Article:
The impact of recent drought in the US on global food prices19 July, 2012, 17:03. Posted by Zarathustra
Recently the severe drought in the US has already caused rapid increases of crop prices, as noted here.
Naturally, some concerns are being raised regarding the potential impact of rising prices of corns, soybeans and others on global food prices, and whether that could potentially trigger another round of global food inflation like in 2007-08, or more recently, last year. Sudden rise in inflation is probably the last thing the global economy wants as growth is slowing,
But Barclays Capital assure us that it is going to be fine due to the different patterns of weather conditions which build up the price increases, and the fact that the global economy has much more slack, leading to lower freight and energy costs offsetting increases in production costs. Thus emerging markets appeared to be better placed to cope with higher food prices.
A US weather shock is the key current price driver, but concerns are also developing regarding crop-growing conditions in other regions. Unlike 2008, when the problem was a gradual accumulation of poor weather in many regions, the current price spike is focused on a sudden US drought – the worst in 56 years – affecting grains and soybeans. Concerns in other parts of the world are also starting to mount, however: low soil moisture is reducing yields dramatically amongst Black Sea grain exporters, whilst India’s monsoon rains are running 20% below average, threatening lentil, rice and oilseed harvests.
Tightness is currently limited to soybeans and corn, but could spread much more widely if an incipient El Nino reaches fruition. In the past few weeks, many regional weather agencies have begun warning of El Nino conditions developing in the Pacific, potentially threatening a wide range of different crops in southeast Asia, Latin America and parts of Africa.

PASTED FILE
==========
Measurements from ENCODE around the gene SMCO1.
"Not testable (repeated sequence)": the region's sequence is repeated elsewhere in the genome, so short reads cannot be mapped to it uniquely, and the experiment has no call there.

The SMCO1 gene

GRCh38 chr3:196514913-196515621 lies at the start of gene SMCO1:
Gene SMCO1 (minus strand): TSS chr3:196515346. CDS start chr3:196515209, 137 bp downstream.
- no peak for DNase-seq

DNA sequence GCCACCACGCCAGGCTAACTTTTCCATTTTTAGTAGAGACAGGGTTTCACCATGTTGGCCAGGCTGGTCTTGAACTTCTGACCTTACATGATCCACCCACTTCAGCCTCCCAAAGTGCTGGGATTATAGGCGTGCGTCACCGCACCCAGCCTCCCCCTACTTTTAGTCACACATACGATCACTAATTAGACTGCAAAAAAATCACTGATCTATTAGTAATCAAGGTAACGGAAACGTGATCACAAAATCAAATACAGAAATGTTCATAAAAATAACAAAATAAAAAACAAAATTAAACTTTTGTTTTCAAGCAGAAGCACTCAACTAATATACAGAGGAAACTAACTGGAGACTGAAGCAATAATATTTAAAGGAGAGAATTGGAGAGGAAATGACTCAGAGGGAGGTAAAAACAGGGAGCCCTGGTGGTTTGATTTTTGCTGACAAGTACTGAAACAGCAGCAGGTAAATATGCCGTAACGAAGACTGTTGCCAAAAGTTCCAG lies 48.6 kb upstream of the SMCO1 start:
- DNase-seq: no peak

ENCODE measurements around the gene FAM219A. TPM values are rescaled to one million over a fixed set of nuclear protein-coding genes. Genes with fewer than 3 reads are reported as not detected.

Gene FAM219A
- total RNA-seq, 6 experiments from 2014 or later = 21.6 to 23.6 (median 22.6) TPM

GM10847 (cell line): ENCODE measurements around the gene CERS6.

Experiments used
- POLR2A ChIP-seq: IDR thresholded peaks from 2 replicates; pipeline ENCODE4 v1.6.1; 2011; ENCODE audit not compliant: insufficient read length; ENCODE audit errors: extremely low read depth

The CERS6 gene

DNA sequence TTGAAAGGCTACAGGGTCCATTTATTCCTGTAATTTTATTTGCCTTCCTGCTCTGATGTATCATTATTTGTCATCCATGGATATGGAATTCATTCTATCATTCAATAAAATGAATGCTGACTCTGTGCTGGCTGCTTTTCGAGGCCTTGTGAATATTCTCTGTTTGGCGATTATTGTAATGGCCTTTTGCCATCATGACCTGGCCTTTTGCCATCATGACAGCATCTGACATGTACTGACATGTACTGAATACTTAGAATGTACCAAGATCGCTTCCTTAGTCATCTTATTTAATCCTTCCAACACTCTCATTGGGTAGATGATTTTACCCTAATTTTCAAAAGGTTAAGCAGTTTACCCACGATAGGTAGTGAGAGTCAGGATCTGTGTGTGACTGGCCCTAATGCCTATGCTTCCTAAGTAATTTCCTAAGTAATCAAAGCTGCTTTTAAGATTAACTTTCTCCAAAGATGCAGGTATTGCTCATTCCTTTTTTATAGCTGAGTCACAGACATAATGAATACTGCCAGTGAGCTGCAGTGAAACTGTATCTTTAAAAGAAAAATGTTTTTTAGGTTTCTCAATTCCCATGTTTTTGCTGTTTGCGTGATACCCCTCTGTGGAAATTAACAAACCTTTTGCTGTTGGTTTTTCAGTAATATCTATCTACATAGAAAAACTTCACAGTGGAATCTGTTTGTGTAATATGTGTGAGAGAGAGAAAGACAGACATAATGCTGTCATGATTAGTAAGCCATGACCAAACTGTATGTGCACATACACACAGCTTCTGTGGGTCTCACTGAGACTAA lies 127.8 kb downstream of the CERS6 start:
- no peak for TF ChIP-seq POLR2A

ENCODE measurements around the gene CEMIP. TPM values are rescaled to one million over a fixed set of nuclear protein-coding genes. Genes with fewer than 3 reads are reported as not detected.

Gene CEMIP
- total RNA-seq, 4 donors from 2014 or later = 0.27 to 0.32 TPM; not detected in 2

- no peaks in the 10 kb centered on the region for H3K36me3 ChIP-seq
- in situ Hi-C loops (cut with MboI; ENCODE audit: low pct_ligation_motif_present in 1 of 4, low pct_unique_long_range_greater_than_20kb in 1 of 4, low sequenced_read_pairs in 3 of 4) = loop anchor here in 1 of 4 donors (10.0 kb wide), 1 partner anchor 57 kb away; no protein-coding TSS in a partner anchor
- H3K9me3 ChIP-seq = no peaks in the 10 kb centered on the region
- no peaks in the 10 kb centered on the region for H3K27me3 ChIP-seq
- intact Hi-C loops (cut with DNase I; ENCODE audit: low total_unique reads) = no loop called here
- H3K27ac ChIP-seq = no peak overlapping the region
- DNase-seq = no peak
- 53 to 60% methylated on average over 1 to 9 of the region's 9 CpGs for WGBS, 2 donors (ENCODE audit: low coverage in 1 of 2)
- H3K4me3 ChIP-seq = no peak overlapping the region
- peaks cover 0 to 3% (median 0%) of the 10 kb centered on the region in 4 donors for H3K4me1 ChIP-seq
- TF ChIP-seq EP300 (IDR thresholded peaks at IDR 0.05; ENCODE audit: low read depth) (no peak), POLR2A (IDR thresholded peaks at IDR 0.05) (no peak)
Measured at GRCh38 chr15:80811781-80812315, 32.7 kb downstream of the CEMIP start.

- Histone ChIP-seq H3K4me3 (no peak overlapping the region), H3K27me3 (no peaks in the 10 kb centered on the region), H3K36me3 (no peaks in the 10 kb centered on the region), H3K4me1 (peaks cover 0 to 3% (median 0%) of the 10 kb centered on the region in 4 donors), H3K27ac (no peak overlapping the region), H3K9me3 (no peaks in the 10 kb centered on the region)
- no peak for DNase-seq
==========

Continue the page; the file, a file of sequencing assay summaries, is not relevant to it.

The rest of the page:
There is limited global capability to absorb grain and oilseed shortfalls, though China looks comfortable for now. Global stocks of agricultural products were tighter in 2007-08, but there is still only limited slack in the system. Global wheat stocks have been rebuilt substantially in the past four years, but not those of corn or soybeans. The USDA predicts US soybean stocks are heading for a 40-year low by the end of the current marketing year. Corn stocks, although predicted to build slightly, will still be close to their lowest levels in more than 15 years. One bright spot is China where after the persistent drawdown of corn, soybeans and wheat inventories in the past decade, grain stocks have risen again and are now about a third of annual supply.
Emerging markets are better placed to cope with rising food prices than was the case in 2008 or 2011. Inflation in most emerging markets has been falling for some time now, helped by lower energy prices. The dollar is also weaker against many EM currencies than it was in 2008. A macroeconomic outlook characterised by large output gaps and sluggish growth rates, plus the effect of recent improvements in domestic agricultural market logistics made by several EMs, mean that our local economists are sanguine about the risks posed to the growth outlook by food price inflation. India appears the most vulnerable major EM due to its relatively weak economic outlook and the growing likelihood of a poor monsoon season.